TX-31: Carter Moves from Solid Republican to Likely Republican

Texas GOP Rep. John Carter has never faced a competitive general election since winning his seat in 2002. The attorney former longtime county judge, now 76, has been a fixture in local politics for decades. But Austin's northern suburbs are moderating quickly. The 31st CD, which takes in Round Rock and part of Fort Hood, gave President Trump 53 percent in 2016 after giving Mitt Romney 60 percent in 2012.

Moreover, it's not every a Democratic nominee's life story may be on the verge of being made into a movie starring Angelina Jolie. Air Force veteran Mary Jennings "MJ" Hegar, 42, is a long shot, but her biography could give Carter problems.

Hegar, a search-and-rescue pilot, was awarded a Purple Heart and a Distinguished Flying Cross for valor after her helicopter was shot down and ambushed in Afghanistan in 2009. Hegar subsequently wrote a successful book, "Shoot Like a Girl," and got tattoos to cover her shrapnel wounds. She also sued the Defense Department successfully to overturn a rule barring women from many combat positions.

Hegar won the May Democratic runoff with 62 percent and has raised $446,000, but a Hollywood-quality bio video her campaign released this week in coordination with the DCCC has the potential to make her a viral fundraising sensation. She'll highlight her barrier-breaking career, but will also emphasize to voters that she grew up the 31st CD and was a Republican in her youth.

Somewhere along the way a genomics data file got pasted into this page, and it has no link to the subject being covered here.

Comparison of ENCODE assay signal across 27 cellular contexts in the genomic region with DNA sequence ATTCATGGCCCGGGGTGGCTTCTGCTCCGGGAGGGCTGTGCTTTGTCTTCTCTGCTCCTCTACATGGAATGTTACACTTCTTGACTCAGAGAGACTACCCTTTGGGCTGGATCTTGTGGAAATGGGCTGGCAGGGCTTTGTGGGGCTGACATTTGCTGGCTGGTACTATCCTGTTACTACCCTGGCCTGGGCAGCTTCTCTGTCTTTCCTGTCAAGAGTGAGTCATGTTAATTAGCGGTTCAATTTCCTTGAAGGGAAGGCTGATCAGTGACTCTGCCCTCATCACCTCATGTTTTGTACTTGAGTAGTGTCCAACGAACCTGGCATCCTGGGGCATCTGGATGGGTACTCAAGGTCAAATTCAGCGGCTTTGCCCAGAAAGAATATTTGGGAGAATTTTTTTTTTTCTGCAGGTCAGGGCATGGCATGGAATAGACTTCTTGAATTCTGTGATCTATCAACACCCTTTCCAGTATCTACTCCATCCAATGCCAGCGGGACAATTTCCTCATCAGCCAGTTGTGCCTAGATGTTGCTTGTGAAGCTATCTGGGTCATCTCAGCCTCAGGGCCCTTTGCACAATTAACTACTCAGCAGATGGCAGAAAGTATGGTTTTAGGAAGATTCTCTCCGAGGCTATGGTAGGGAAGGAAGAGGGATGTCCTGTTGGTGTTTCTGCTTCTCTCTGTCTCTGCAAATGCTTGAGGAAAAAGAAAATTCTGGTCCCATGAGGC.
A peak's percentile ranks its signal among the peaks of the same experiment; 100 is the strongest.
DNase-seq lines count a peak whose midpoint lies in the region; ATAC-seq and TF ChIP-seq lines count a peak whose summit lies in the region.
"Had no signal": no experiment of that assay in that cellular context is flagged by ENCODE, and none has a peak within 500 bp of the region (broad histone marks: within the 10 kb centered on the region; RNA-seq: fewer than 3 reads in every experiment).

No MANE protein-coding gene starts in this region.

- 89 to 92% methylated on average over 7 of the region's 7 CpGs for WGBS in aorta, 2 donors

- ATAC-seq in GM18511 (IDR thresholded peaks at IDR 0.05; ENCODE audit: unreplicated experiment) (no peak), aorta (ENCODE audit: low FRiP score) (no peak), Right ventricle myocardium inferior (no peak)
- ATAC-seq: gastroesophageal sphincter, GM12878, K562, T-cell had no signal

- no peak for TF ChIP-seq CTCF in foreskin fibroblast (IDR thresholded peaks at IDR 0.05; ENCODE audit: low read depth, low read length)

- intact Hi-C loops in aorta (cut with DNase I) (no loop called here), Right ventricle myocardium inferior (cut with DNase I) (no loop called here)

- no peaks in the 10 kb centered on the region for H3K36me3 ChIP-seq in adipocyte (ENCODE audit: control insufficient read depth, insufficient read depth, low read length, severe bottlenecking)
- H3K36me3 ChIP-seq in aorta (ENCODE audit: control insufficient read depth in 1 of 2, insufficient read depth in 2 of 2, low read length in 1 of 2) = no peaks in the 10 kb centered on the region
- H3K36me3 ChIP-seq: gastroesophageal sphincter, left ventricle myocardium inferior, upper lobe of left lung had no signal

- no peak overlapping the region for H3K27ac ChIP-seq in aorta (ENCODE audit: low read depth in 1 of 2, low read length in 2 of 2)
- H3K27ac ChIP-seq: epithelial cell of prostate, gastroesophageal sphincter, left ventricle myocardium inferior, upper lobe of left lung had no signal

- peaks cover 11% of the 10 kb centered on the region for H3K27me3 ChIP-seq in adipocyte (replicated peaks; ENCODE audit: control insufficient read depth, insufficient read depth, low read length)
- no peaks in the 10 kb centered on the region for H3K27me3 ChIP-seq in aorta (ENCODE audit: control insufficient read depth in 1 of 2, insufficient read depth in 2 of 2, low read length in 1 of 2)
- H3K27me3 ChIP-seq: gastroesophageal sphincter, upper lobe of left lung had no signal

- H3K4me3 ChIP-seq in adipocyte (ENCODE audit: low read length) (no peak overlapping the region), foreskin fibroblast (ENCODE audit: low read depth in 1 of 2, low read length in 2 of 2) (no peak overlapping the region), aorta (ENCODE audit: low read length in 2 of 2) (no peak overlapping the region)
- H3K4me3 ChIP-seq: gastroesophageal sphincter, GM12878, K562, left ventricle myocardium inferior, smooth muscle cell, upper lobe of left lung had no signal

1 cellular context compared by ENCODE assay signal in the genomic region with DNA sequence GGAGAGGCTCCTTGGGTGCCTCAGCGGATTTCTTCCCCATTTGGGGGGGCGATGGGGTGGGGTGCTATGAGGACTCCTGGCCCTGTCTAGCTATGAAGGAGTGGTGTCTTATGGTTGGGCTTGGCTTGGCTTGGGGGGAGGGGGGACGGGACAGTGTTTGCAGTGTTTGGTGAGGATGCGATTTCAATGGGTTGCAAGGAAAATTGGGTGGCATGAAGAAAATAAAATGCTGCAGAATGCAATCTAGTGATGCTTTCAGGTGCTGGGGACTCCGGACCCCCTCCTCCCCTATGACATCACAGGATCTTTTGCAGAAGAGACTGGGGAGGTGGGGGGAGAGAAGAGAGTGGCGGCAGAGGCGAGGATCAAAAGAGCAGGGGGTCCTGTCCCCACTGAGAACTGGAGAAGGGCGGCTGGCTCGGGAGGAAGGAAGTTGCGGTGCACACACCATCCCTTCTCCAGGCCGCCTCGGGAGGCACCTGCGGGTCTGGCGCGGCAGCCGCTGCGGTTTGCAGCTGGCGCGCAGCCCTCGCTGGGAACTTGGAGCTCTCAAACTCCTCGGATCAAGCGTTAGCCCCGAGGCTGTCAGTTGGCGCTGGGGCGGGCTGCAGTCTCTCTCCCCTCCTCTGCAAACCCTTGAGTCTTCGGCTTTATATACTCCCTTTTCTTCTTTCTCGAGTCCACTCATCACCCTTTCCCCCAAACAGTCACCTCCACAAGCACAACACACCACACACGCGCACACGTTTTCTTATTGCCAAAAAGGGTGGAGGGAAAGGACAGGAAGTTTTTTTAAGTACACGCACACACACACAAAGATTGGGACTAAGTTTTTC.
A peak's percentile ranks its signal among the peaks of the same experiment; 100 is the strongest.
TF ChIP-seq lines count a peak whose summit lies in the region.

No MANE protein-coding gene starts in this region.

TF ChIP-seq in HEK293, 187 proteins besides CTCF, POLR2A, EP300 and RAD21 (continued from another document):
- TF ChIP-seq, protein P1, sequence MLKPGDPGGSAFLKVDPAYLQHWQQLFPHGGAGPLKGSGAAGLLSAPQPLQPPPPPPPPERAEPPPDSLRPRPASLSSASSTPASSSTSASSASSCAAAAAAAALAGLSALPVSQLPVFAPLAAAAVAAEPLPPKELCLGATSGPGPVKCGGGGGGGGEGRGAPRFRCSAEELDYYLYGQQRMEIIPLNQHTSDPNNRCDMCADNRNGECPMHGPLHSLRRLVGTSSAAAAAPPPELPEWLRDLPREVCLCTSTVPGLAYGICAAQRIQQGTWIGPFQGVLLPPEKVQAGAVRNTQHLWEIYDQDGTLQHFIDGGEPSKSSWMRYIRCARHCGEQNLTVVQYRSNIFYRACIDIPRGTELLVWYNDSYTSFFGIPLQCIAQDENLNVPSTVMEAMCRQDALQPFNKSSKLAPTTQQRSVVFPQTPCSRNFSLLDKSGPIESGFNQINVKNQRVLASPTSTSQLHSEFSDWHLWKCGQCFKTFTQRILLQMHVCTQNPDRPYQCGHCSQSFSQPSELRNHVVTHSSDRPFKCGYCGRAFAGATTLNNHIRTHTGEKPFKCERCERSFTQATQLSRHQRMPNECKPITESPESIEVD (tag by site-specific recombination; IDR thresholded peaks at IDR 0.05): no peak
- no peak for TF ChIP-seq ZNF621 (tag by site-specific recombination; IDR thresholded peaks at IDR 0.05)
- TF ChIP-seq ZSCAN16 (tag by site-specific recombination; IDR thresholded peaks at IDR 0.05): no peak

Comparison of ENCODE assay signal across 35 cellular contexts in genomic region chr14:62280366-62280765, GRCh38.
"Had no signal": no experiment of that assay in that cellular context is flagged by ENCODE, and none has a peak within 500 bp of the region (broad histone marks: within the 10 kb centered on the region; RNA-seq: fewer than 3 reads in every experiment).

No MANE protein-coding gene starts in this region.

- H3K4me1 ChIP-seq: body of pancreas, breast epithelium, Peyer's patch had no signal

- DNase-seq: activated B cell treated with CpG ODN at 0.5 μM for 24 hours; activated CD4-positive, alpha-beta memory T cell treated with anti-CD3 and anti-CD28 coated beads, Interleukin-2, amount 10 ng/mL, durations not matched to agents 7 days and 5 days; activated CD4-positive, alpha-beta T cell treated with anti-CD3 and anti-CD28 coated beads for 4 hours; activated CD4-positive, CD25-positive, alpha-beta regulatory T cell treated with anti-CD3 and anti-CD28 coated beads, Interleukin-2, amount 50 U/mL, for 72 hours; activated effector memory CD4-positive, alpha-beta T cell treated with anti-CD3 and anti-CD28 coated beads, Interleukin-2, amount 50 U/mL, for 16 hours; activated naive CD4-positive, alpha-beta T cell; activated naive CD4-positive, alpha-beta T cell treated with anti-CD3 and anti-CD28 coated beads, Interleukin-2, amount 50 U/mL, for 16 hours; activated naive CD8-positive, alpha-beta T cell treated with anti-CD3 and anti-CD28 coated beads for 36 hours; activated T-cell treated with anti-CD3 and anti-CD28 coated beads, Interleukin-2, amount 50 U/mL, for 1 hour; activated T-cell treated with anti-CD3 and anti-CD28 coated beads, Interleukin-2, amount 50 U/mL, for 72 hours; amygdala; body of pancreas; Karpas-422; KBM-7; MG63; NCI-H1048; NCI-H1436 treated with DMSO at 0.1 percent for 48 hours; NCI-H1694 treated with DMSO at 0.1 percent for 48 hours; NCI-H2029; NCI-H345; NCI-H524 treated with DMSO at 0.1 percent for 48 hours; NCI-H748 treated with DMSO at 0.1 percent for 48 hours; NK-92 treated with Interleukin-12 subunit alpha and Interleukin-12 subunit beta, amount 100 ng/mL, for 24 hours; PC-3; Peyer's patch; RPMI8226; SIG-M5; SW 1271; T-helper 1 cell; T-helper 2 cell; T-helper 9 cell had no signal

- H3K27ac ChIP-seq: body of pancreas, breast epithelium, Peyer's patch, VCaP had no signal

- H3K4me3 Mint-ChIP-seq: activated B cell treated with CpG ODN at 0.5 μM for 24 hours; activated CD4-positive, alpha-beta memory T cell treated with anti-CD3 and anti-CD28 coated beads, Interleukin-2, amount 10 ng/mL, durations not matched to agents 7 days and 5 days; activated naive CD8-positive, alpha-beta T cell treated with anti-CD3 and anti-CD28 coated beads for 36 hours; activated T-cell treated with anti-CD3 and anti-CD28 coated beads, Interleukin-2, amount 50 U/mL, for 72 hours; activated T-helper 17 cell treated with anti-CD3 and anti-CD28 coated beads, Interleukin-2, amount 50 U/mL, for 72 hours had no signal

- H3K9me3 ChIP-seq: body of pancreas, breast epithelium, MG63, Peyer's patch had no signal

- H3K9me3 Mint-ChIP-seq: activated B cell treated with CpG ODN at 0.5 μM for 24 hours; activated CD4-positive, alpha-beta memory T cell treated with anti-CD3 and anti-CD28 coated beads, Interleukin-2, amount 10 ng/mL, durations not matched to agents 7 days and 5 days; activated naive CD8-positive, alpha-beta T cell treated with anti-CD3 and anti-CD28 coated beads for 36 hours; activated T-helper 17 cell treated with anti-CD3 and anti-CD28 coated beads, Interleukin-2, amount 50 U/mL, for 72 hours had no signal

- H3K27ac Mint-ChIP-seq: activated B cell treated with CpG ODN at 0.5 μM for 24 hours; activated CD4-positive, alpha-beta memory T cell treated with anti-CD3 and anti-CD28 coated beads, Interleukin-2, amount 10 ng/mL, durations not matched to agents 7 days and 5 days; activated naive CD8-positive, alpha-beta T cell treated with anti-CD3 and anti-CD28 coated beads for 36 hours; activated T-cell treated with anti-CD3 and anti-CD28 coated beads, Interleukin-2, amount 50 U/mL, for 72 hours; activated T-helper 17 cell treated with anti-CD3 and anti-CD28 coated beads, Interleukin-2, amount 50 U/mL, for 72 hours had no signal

This is still a very Republican district. At R+10, only one House Democrat represents a more Republican seat. In the March 2018 primary, Republicans in the 31st CD outvoted Democrats 53,000 to 31,000. 

But there are signs Carter might be less than prepared for a rigorous race. In the March GOP primary, Carter only took 65 percent of the vote against a conservative gadfly who spent less than $60,000 and attacked the incumbent as a tax-and-spend lawyer, a weak showing for a 15-year incumbent. And at the end of March, Carter only had $350,000 on hand, far less than most GOP colleagues.

Carter and Republicans will surely paint Hegar as a darling of Hollywood liberal elites, but will need to be careful to avoid appearing to attack her military service. Carter never served in uniform but will campaign on his advocacy for Fort Hood. A wave is the only circumstance a Democrat could ever win this district, but in 2018 it's not out of the question. The race moves from Solid Republican to Likely Republican.